At 150 St Vincent Street is Eurasia a restaurant which as the name implies is trying to be a fusion of European and Asian food, clever ha! However did they come up with that name? The reception is quite stylish and upon entering you know that some of the money you are paying is going towards the artwork on the wall and not just for the food. In my opinion not necessarily a good thing. The reception/bar area had comfy seating and glass top coffee tables being served by a bar man cum waiter who was attentive without being intrusive. Whilst waiting for colleagues to arrive I had a couple of tomato juices which were excellently prepared and not outrageously priced. The restaurant was quiet and the tables seemed to be laid out in a regular pattern, which gave it a slightly stuffy, hotel restaurant type feel. There was little atmosphere, which may have been because the place was empty, and we were seated at a seat in the window. Which offered a view of the road should the conversation flag, but was set back from the road so as to prevent passers-by staring at your food. We were shown to our table, which was spacious with no danger of knocking elbow with the person next to you. The linen was, as one would expect of an expensive restaurant; white and heavy and the settings simple and tasteful. The table was well lit (perhaps a little to well-lit) but we were not after a romantic atmosphere being a group of 7 male colleagues in our late 20s / early 30s. The menu consisted of eight or so starters and the same number of main courses. This didn’t however make it difficult to choose, although my original choice of monkfish starter was not on. I opted for the mixed starter, which was a bit of a mish-mash of items presented in a stack of bamboo steaming baskets. The mixed starters were a beef consommé (odd), a greek kebab type thingy (even odder), spring roll, dim sum parcel and a palate cleansing melon to finish off. This was not quite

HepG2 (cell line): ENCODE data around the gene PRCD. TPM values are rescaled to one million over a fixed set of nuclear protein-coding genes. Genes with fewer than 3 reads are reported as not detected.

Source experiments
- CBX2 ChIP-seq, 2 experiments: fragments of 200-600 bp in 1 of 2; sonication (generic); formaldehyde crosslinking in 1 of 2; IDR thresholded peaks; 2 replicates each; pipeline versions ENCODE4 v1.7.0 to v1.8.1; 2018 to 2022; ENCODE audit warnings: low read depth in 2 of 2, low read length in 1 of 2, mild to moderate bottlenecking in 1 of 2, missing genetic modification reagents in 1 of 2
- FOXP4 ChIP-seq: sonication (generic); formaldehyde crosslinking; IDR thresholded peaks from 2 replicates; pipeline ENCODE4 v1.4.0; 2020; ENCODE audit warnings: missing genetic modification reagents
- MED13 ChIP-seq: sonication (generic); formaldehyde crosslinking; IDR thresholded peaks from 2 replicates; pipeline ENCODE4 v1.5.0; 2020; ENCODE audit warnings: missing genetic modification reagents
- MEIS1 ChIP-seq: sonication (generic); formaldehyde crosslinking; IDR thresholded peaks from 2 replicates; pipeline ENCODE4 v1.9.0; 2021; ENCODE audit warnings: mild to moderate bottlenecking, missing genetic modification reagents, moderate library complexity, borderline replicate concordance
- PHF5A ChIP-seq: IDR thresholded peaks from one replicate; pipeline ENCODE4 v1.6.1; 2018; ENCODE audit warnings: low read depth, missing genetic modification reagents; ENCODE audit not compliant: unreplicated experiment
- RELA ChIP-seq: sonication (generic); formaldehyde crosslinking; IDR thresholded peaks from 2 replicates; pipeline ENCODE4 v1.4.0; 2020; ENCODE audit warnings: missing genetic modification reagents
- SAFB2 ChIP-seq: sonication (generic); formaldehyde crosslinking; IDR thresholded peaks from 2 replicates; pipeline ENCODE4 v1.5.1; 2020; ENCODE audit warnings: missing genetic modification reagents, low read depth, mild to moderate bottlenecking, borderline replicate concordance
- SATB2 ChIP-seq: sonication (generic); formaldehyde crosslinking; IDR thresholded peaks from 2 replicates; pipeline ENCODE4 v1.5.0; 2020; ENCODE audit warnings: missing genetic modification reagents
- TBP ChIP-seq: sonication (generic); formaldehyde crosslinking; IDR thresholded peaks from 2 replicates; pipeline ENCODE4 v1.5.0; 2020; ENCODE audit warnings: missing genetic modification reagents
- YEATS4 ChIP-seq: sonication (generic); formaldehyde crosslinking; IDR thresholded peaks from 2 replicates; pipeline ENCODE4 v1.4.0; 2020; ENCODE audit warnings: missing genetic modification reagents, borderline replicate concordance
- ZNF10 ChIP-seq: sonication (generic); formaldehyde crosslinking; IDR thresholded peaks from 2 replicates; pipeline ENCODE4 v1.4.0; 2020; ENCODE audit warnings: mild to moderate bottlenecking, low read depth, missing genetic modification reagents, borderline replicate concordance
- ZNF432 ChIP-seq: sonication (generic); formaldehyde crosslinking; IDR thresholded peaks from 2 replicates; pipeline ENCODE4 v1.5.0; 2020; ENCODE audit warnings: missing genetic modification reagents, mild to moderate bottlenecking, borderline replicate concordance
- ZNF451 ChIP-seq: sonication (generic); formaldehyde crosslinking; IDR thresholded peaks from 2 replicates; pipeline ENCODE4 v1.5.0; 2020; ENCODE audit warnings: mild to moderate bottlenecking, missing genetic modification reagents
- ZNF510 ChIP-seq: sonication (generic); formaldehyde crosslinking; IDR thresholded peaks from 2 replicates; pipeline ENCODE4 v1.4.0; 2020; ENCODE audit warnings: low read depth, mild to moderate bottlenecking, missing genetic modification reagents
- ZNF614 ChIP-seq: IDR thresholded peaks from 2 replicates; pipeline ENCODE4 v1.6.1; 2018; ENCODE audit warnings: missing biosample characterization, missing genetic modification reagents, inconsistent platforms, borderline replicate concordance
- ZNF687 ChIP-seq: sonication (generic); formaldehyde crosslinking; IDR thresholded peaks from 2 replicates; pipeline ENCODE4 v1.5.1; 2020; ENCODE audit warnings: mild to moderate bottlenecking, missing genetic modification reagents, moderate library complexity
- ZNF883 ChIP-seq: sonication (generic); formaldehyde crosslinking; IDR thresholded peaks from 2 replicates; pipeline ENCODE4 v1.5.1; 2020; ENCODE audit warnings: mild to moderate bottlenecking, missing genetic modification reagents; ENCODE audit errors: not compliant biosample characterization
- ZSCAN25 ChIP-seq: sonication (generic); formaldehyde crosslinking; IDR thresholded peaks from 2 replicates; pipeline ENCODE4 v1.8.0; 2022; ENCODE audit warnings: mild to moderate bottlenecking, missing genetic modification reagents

the fusion I was expecting, being just bits and pieces. Others starters included melon and sorbet (we all joked that Stuart had got his pudding first as the sorbet was presented in scoops like ice cream) and pea soup. These items all seemed expensive as two courses was priced at £24.45, and £3 extra for my mixed starters. By my reckoning that made a bowl of pea soup about £7. The mains came a respectable amount of time later and were pretty good. I had ordered cod and it had been poached or slow-cooked and was in a tower on a prawn risotto cakes and supported admirably by some ‘oven-dried’ tomatoes. The combination was very good, but yet again not fusion food. Now maybe I was just expecting a more interesting combination of flavours and had read more into the title of the restaurant than perhaps the chef had in mind. The rest of the mains were good; steak and gressingham duck, they were well presented and it was fairly late so were devoured in little time. The wine list was vast and as I know nothing about wine we chose a Chilean Red and a South African white which were good and in the £20-£25 range. In summary the food was good, but was not the fusion dishes I was expecting. The atmosphere was a little formal and in my opinion the restaurant itself was overpriced. People may argue that it was pearls before swine, but I didn’t notice the difference between Eurasia and other good restaurants at half the price. It was fission food not fusion food!